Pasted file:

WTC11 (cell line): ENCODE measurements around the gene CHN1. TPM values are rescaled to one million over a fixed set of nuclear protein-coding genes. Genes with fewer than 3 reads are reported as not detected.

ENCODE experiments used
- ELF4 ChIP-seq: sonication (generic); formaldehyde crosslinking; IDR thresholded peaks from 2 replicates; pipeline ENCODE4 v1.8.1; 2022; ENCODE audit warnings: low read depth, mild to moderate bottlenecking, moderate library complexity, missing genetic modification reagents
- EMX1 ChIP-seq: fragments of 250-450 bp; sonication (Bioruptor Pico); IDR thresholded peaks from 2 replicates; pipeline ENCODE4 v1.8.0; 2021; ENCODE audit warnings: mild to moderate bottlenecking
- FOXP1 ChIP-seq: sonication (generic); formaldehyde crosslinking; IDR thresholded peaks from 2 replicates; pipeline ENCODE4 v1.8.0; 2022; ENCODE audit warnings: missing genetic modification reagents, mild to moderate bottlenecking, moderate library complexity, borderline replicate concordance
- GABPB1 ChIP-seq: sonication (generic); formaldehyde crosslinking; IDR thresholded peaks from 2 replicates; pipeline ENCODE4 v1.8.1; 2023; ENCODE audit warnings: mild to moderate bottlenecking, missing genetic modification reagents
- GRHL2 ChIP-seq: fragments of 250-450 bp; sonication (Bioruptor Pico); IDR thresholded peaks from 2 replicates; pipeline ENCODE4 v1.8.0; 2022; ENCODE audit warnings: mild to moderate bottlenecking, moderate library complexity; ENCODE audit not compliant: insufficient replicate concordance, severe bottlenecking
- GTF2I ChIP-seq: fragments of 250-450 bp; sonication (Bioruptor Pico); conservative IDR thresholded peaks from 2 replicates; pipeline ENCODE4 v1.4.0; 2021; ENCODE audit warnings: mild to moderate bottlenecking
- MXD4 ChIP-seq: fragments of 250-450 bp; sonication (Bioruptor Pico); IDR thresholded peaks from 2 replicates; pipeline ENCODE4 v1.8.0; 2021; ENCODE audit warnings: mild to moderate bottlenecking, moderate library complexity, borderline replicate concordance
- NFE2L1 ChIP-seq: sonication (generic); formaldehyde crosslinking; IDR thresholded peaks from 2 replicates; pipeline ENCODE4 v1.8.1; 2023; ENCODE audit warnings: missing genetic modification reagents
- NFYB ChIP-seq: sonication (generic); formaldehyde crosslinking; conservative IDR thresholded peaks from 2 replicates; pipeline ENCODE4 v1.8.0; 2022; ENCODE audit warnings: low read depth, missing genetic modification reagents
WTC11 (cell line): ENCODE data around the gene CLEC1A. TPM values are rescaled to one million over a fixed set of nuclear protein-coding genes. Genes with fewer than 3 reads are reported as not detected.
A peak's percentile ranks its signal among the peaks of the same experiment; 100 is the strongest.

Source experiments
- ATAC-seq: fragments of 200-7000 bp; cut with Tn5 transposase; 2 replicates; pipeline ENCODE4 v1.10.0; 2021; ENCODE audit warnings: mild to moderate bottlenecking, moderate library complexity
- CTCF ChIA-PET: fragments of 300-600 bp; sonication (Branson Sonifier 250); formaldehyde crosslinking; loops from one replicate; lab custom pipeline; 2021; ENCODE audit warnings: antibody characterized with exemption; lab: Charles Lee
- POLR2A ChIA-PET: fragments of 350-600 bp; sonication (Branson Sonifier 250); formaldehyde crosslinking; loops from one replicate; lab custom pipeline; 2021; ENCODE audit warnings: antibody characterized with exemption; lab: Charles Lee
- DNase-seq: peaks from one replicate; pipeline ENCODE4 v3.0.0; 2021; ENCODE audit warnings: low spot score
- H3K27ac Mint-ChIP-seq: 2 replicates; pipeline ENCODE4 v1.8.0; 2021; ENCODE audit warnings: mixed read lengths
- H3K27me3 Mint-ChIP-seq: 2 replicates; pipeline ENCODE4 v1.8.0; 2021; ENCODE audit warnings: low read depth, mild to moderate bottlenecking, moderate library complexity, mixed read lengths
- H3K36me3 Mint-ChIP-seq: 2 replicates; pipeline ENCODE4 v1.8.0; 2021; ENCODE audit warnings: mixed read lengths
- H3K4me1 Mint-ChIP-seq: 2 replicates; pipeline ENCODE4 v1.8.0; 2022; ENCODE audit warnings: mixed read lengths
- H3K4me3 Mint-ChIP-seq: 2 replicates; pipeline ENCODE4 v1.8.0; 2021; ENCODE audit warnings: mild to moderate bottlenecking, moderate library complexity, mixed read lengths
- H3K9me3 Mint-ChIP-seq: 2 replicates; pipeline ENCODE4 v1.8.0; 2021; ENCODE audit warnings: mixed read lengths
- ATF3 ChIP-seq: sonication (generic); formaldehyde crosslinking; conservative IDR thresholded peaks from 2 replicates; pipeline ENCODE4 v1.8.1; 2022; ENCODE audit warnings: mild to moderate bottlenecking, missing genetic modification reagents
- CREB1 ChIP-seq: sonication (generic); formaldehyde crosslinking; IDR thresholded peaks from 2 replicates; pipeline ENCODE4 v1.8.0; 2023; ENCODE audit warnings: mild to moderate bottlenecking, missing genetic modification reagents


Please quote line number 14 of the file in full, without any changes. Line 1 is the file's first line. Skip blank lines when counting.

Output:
Source experiments